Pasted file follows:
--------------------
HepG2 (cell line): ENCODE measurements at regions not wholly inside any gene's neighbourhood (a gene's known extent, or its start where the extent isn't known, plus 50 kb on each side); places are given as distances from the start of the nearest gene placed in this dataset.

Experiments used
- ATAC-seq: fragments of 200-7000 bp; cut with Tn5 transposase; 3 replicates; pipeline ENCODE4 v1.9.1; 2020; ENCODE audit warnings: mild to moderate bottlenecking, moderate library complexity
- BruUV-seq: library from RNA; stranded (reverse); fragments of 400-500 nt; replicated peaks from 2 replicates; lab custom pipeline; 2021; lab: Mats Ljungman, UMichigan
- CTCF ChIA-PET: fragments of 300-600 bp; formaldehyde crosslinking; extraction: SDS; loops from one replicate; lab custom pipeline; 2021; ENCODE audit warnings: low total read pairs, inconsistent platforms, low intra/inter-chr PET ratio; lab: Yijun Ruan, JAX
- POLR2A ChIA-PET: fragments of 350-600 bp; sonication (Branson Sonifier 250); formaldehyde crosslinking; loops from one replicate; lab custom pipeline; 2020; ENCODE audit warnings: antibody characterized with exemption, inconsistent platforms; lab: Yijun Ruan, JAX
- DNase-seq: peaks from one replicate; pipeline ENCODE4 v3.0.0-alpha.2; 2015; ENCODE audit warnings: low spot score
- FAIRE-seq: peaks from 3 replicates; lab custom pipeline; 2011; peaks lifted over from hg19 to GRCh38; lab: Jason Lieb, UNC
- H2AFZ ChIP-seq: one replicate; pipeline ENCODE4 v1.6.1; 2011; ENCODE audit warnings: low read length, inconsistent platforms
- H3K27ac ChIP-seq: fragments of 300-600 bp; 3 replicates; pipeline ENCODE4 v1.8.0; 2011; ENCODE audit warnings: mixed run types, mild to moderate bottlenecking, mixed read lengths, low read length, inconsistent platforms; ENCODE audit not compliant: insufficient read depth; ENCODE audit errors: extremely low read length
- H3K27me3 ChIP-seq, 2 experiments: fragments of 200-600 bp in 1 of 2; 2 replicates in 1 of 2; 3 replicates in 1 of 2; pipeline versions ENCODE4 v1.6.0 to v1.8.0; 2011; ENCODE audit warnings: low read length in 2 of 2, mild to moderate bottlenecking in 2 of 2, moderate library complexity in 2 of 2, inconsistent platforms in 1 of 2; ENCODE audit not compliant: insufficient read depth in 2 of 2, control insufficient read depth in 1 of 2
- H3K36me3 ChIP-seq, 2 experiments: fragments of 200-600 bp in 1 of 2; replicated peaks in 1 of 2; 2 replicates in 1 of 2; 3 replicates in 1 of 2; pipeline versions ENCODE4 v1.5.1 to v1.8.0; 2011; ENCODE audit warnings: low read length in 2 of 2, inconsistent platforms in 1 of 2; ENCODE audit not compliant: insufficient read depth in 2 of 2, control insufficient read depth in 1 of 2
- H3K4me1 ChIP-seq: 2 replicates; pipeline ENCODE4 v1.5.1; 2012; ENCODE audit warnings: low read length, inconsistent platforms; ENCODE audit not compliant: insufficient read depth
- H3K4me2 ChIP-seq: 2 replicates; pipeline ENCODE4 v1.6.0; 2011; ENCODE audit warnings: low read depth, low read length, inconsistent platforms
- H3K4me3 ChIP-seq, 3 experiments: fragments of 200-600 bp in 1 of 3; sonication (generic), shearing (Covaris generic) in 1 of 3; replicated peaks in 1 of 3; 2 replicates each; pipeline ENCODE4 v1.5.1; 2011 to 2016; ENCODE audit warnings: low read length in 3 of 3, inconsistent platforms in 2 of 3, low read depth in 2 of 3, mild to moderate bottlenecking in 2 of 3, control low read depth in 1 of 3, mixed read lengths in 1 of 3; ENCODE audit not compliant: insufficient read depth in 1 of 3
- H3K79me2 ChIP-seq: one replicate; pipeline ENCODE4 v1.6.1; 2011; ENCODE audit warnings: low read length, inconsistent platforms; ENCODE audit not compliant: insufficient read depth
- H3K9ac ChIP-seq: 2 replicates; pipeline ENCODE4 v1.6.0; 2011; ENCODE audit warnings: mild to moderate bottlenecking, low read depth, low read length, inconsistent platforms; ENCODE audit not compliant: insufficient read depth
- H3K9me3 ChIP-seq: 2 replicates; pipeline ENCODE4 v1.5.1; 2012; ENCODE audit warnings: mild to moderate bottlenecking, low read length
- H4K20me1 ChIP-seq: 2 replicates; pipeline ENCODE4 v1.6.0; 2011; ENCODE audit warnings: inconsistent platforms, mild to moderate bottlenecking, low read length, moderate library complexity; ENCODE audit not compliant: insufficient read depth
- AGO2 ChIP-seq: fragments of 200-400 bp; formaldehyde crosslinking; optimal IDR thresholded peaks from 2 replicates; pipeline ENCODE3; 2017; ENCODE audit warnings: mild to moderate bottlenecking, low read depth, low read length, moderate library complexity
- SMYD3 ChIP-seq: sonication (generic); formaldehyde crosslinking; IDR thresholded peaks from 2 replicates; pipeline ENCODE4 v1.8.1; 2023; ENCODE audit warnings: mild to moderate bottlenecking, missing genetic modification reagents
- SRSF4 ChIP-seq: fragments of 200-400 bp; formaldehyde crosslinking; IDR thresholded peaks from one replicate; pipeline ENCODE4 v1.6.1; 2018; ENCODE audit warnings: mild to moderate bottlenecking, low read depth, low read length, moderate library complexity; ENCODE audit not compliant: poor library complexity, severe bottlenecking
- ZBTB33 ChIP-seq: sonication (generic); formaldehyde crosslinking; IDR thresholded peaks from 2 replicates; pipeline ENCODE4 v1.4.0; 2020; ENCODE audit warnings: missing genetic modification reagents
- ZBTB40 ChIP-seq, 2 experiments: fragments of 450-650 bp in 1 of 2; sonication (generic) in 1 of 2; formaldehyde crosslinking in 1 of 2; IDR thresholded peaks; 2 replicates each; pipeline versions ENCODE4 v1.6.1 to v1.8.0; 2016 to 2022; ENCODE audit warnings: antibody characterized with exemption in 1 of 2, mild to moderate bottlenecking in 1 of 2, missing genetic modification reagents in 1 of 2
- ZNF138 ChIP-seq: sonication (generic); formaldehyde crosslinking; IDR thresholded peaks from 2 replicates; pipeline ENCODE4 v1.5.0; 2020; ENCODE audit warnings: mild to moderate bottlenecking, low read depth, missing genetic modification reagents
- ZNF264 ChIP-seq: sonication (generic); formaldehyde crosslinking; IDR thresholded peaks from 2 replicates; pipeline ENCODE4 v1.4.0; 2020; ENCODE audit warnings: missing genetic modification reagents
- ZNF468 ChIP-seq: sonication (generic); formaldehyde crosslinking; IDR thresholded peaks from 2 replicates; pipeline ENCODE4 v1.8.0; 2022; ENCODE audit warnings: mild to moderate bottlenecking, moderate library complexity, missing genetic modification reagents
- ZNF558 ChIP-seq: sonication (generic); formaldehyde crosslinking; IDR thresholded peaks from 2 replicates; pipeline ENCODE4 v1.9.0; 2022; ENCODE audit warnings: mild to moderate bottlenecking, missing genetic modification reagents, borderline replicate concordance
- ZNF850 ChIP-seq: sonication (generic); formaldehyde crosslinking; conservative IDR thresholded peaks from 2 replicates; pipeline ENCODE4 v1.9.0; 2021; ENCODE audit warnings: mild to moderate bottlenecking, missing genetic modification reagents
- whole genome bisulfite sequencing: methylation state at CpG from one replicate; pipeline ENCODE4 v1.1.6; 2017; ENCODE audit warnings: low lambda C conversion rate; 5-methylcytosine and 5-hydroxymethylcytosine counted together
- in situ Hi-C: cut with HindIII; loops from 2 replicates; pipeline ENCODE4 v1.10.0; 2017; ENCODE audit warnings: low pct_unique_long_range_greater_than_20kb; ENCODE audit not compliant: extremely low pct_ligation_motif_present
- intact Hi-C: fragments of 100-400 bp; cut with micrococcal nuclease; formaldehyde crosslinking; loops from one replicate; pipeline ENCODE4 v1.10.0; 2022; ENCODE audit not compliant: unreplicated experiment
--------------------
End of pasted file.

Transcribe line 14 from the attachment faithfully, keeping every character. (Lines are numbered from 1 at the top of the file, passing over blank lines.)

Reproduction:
- H3K4me2 ChIP-seq: 2 replicates; pipeline ENCODE4 v1.6.0; 2011; ENCODE audit warnings: low read depth, low read length, inconsistent platforms